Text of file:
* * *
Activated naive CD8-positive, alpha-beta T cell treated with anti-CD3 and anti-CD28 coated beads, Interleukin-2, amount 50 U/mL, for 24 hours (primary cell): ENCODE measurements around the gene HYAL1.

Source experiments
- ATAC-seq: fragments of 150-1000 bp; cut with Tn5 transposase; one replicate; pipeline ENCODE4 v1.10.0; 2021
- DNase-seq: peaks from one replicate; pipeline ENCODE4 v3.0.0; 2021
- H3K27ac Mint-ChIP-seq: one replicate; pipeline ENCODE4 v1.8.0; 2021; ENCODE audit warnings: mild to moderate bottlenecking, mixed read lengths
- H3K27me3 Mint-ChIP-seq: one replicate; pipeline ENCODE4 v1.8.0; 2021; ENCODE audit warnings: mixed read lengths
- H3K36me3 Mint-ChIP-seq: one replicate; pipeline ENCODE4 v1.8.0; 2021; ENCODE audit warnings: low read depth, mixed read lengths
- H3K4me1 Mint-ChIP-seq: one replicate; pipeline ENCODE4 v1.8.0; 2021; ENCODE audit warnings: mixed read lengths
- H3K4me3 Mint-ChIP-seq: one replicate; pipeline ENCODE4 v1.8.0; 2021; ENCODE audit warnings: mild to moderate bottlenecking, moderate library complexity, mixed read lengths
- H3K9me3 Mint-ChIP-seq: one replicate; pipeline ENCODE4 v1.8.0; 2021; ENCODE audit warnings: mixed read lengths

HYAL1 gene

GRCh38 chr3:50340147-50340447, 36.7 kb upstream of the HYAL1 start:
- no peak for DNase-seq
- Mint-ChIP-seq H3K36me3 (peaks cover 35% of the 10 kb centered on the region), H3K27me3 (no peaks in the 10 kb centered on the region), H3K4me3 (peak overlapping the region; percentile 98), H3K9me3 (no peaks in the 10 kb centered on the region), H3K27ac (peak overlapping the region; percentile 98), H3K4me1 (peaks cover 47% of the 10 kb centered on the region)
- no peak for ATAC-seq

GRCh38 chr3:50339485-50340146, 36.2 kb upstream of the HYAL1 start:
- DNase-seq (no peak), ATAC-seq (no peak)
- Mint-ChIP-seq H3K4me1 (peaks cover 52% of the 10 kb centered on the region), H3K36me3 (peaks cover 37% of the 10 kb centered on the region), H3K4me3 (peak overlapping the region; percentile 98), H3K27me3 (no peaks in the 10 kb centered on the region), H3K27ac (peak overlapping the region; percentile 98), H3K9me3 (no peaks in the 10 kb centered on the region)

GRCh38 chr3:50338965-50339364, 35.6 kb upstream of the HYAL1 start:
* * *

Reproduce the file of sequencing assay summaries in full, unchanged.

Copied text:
Activated naive CD8-positive, alpha-beta T cell treated with anti-CD3 and anti-CD28 coated beads, Interleukin-2, amount 50 U/mL, for 24 hours (primary cell): ENCODE measurements around the gene HYAL1.

Source experiments
- ATAC-seq: fragments of 150-1000 bp; cut with Tn5 transposase; one replicate; pipeline ENCODE4 v1.10.0; 2021
- DNase-seq: peaks from one replicate; pipeline ENCODE4 v3.0.0; 2021
- H3K27ac Mint-ChIP-seq: one replicate; pipeline ENCODE4 v1.8.0; 2021; ENCODE audit warnings: mild to moderate bottlenecking, mixed read lengths
- H3K27me3 Mint-ChIP-seq: one replicate; pipeline ENCODE4 v1.8.0; 2021; ENCODE audit warnings: mixed read lengths
- H3K36me3 Mint-ChIP-seq: one replicate; pipeline ENCODE4 v1.8.0; 2021; ENCODE audit warnings: low read depth, mixed read lengths
- H3K4me1 Mint-ChIP-seq: one replicate; pipeline ENCODE4 v1.8.0; 2021; ENCODE audit warnings: mixed read lengths
- H3K4me3 Mint-ChIP-seq: one replicate; pipeline ENCODE4 v1.8.0; 2021; ENCODE audit warnings: mild to moderate bottlenecking, moderate library complexity, mixed read lengths
- H3K9me3 Mint-ChIP-seq: one replicate; pipeline ENCODE4 v1.8.0; 2021; ENCODE audit warnings: mixed read lengths

HYAL1 gene

GRCh38 chr3:50340147-50340447, 36.7 kb upstream of the HYAL1 start:
- no peak for DNase-seq
- Mint-ChIP-seq H3K36me3 (peaks cover 35% of the 10 kb centered on the region), H3K27me3 (no peaks in the 10 kb centered on the region), H3K4me3 (peak overlapping the region; percentile 98), H3K9me3 (no peaks in the 10 kb centered on the region), H3K27ac (peak overlapping the region; percentile 98), H3K4me1 (peaks cover 47% of the 10 kb centered on the region)
- no peak for ATAC-seq

GRCh38 chr3:50339485-50340146, 36.2 kb upstream of the HYAL1 start:
- DNase-seq (no peak), ATAC-seq (no peak)
- Mint-ChIP-seq H3K4me1 (peaks cover 52% of the 10 kb centered on the region), H3K36me3 (peaks cover 37% of the 10 kb centered on the region), H3K4me3 (peak overlapping the region; percentile 98), H3K27me3 (no peaks in the 10 kb centered on the region), H3K27ac (peak overlapping the region; percentile 98), H3K9me3 (no peaks in the 10 kb centered on the region)

GRCh38 chr3:50338965-50339364, 35.6 kb upstream of the HYAL1 start: